Russian Akula-II On Sea Trials, Bound For India?
A Russian SSN originally laid down in 1991 is out on sea trials in the Sea of Japan, according to Russian media reports. Interestingly, it looks like the attack sub might be headed for India:
Indian media have reported on various occasions that the construction of the submarine was partially financed by the Indian government. India has reportedly paid $650 million for a 10-year lease of the 12,000-ton submarine.I tend to believe Indian sources more than the Russian Defense Minister, so it's likely the sub is headed to India. This is especially interesting considering the recent report about the current troubles being faced by India's diesel submarine fleet. This brings up a good question for debate: is it better for a non-superpower to go for a smaller nuclear submarine fleet, or put their money into more diesel boats? My guess is that either is a good option for navies of limited means, but trying to go for both ends up with both the nuclear and non-nuclear sides of the sub fleet short-changed. Brazil also seems to be trying to "go nuclear" while still looking to increase her diesel fleet; of course, they have oil money to help in the funding. In all cases, I expect that any "third world" country that goes the nuclear route will have to rely on their supplier for specialized nuclear submarine maintenance requirements; this will continue to give the big powers significant input into how said SSNs are used -- if they don't like what they're going to do with it, they'll threaten to withhold support.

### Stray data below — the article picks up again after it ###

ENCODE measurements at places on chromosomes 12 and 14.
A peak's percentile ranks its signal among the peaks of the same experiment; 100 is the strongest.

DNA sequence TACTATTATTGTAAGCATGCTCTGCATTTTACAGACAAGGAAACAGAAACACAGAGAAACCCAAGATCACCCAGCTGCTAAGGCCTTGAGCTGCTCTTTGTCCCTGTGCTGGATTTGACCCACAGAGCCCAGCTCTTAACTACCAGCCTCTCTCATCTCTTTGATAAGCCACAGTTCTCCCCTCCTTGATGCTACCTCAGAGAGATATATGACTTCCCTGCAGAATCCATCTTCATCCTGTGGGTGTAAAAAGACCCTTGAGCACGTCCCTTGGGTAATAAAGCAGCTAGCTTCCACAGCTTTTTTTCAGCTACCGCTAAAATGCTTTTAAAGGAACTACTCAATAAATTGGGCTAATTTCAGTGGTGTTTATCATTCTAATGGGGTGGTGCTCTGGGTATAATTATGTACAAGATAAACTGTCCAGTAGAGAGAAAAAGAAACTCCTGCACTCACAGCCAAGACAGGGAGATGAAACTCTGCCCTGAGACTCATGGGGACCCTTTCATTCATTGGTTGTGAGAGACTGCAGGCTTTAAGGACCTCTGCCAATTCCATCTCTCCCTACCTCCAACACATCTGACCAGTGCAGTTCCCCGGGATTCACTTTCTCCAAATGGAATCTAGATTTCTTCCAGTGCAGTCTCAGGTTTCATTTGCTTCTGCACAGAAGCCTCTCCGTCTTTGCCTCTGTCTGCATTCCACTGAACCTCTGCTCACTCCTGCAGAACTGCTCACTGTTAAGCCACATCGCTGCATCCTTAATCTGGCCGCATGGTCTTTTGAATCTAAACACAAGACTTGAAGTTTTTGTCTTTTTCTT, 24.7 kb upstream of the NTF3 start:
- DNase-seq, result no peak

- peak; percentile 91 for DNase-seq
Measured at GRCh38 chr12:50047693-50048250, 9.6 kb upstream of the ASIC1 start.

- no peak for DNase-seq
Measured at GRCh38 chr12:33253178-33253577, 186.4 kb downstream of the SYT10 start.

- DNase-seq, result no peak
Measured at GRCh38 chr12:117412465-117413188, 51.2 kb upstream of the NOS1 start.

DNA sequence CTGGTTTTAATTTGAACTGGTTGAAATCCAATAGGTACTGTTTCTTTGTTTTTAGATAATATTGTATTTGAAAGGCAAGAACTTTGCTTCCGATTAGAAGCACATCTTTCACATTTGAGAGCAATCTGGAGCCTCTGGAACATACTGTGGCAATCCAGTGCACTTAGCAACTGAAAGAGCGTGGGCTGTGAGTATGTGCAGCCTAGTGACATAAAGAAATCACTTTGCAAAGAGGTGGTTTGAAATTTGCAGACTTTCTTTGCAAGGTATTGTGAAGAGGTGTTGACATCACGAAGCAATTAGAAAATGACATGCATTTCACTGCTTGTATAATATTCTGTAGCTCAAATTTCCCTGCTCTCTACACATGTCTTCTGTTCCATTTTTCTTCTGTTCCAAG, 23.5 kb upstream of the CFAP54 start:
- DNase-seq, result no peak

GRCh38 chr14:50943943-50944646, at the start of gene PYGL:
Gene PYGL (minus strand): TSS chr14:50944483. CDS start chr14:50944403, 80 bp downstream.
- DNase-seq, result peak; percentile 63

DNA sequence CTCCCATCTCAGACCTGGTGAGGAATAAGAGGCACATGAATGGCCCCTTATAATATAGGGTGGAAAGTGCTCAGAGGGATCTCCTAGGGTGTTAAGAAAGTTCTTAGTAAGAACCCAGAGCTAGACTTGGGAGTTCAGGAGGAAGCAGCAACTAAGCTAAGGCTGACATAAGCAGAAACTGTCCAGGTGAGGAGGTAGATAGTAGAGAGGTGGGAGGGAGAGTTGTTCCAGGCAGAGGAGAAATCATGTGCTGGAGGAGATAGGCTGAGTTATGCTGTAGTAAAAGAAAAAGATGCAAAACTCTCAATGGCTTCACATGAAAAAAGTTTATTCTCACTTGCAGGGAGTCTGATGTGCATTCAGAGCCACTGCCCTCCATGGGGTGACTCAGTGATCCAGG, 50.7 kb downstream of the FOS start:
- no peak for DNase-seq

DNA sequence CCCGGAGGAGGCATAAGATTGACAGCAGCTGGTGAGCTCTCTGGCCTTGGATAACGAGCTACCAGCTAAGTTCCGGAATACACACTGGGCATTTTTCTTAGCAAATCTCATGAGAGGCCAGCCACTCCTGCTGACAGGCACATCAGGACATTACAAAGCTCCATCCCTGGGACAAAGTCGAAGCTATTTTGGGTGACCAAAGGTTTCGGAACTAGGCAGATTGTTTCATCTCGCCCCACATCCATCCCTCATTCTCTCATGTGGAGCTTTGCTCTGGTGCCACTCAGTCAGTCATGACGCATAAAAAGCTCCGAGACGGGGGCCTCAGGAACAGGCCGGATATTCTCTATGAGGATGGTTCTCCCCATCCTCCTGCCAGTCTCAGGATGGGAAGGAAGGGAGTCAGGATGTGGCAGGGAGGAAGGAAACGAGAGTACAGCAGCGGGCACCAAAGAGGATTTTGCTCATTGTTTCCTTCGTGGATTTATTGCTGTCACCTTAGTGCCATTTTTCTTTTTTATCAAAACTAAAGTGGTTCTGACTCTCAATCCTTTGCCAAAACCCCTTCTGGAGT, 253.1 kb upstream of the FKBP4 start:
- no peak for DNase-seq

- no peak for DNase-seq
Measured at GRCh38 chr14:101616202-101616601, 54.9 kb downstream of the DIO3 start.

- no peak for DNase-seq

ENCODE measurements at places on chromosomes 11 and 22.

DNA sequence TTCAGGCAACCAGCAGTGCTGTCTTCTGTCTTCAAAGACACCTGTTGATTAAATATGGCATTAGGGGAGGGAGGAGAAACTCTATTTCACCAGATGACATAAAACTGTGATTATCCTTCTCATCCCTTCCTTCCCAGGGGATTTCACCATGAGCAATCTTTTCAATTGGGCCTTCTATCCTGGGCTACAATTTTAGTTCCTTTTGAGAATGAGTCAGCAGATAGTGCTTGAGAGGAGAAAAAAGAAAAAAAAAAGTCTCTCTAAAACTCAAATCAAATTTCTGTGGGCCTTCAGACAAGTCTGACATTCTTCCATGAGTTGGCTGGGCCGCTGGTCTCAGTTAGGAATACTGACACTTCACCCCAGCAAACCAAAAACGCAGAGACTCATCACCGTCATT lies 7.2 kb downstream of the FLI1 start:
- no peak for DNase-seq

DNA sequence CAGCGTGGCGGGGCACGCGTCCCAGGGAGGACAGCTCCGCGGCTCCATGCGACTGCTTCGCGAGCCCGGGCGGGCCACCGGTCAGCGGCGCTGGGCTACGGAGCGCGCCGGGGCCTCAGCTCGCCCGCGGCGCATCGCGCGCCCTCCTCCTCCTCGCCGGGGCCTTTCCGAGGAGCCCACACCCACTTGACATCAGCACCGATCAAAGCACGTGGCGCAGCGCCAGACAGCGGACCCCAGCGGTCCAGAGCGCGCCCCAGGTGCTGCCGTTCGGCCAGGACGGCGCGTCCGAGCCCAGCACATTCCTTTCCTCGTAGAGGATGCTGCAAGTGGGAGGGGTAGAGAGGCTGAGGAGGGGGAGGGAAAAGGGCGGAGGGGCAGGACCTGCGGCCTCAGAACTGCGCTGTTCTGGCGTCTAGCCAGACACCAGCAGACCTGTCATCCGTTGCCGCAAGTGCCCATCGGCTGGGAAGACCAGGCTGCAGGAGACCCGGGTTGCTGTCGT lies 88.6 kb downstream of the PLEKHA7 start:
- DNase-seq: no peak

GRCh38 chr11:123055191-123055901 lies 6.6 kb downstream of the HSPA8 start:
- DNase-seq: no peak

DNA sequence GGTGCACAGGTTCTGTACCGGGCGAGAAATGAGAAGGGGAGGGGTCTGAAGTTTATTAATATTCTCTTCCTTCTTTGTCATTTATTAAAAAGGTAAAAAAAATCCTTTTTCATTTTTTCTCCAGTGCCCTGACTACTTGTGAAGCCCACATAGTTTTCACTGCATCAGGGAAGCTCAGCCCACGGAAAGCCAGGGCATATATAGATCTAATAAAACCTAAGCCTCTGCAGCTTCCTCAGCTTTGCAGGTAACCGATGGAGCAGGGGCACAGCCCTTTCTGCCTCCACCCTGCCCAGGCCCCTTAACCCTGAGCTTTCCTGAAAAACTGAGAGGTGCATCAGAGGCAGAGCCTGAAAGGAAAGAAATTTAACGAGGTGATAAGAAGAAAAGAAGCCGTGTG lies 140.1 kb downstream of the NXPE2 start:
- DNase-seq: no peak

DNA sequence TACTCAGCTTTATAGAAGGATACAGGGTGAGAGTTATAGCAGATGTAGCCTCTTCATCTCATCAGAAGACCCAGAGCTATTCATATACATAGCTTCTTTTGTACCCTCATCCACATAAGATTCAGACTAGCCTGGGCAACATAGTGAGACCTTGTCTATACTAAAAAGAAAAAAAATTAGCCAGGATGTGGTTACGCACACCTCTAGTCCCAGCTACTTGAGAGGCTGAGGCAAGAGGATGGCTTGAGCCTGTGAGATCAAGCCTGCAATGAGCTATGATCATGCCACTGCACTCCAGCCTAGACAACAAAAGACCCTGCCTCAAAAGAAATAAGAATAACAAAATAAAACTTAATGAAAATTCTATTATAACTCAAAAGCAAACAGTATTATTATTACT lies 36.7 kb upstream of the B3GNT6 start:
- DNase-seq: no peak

According to Indian defense sources, Nerpa is expected to join the Indian navy under the designation INS Chakra in the second half of 2009.
The submarine will not be equipped with long-range cruise missiles due to international restrictions on missile technology proliferation, but India may later opt to fit it with domestically designed long-range nuclear-capable missiles.
However, a spokesman for the Amur shipyard earlier said that Nerpa differed considerably from the previous Akula-class submarines.
"Our Nerpa is fitted with more sophisticated navigation, sonar, and hydraulic systems," he said.
Russian state officials have categorically denied reports of a possible lease of a nuclear submarine to India.
Asked in late September to comment on media reports on alleged plans to export nuclear submarines, in particular to India, Defense Minister Anatoly Serdyukov said: "The press discusses lots of things. We do not export nuclear submarines."
India previously leased a Charlie I class nuclear submarine from the Soviet Union from 1988 to 1991.